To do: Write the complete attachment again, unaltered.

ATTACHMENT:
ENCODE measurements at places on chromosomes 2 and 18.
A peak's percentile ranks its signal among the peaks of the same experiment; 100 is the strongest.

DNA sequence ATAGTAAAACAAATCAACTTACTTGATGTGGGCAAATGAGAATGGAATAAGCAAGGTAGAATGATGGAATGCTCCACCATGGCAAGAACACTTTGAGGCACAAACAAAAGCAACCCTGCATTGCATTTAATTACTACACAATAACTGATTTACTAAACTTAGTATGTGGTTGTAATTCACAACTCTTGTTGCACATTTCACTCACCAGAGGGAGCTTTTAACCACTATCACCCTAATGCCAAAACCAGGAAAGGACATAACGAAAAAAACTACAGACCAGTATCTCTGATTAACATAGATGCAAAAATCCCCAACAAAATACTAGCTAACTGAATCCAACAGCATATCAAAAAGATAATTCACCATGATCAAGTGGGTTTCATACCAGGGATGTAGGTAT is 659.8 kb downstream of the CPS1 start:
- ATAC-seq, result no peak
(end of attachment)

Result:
ENCODE measurements at places on chromosomes 2 and 18.
A peak's percentile ranks its signal among the peaks of the same experiment; 100 is the strongest.

DNA sequence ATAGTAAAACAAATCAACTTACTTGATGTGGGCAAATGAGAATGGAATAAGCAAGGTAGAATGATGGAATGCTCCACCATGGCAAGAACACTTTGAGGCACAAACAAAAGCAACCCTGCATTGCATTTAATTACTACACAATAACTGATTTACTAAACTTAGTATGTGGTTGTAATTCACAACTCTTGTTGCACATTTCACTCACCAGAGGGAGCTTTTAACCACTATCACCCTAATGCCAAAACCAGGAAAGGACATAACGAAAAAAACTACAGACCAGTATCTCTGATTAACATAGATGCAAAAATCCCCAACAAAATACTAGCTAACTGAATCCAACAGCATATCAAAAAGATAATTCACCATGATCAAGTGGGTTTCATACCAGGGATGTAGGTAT is 659.8 kb downstream of the CPS1 start:
- ATAC-seq, result no peak